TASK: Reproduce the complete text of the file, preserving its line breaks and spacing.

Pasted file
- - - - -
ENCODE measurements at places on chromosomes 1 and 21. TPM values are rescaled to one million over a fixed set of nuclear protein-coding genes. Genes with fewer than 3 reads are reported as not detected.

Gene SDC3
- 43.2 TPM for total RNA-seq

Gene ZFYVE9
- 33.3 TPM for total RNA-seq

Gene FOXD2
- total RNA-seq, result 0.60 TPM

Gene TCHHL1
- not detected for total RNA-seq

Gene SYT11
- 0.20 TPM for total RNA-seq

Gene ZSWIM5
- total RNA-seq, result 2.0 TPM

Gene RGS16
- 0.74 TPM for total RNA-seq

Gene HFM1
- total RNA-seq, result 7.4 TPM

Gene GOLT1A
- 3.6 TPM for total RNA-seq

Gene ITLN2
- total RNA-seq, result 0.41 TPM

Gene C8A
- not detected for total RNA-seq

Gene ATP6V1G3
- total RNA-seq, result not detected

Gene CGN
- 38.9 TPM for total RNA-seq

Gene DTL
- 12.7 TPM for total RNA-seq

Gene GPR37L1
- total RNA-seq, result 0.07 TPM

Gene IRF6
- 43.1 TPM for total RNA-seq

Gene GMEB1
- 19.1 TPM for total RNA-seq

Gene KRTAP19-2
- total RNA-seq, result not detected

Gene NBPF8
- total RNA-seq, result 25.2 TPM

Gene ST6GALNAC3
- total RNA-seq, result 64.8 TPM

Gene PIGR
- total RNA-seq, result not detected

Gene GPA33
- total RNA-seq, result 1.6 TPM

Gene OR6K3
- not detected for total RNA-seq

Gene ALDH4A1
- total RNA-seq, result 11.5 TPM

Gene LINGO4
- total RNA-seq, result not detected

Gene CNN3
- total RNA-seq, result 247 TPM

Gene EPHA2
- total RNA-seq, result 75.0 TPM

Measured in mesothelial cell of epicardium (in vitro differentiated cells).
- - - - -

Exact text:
ENCODE measurements at places on chromosomes 1 and 21. TPM values are rescaled to one million over a fixed set of nuclear protein-coding genes. Genes with fewer than 3 reads are reported as not detected.

Gene SDC3
- 43.2 TPM for total RNA-seq

Gene ZFYVE9
- 33.3 TPM for total RNA-seq

Gene FOXD2
- total RNA-seq, result 0.60 TPM

Gene TCHHL1
- not detected for total RNA-seq

Gene SYT11
- 0.20 TPM for total RNA-seq

Gene ZSWIM5
- total RNA-seq, result 2.0 TPM

Gene RGS16
- 0.74 TPM for total RNA-seq

Gene HFM1
- total RNA-seq, result 7.4 TPM

Gene GOLT1A
- 3.6 TPM for total RNA-seq

Gene ITLN2
- total RNA-seq, result 0.41 TPM

Gene C8A
- not detected for total RNA-seq

Gene ATP6V1G3
- total RNA-seq, result not detected

Gene CGN
- 38.9 TPM for total RNA-seq

Gene DTL
- 12.7 TPM for total RNA-seq

Gene GPR37L1
- total RNA-seq, result 0.07 TPM

Gene IRF6
- 43.1 TPM for total RNA-seq

Gene GMEB1
- 19.1 TPM for total RNA-seq

Gene KRTAP19-2
- total RNA-seq, result not detected

Gene NBPF8
- total RNA-seq, result 25.2 TPM

Gene ST6GALNAC3
- total RNA-seq, result 64.8 TPM

Gene PIGR
- total RNA-seq, result not detected

Gene GPA33
- total RNA-seq, result 1.6 TPM

Gene OR6K3
- not detected for total RNA-seq

Gene ALDH4A1
- total RNA-seq, result 11.5 TPM

Gene LINGO4
- total RNA-seq, result not detected

Gene CNN3
- total RNA-seq, result 247 TPM

Gene EPHA2
- total RNA-seq, result 75.0 TPM

Measured in mesothelial cell of epicardium (in vitro differentiated cells).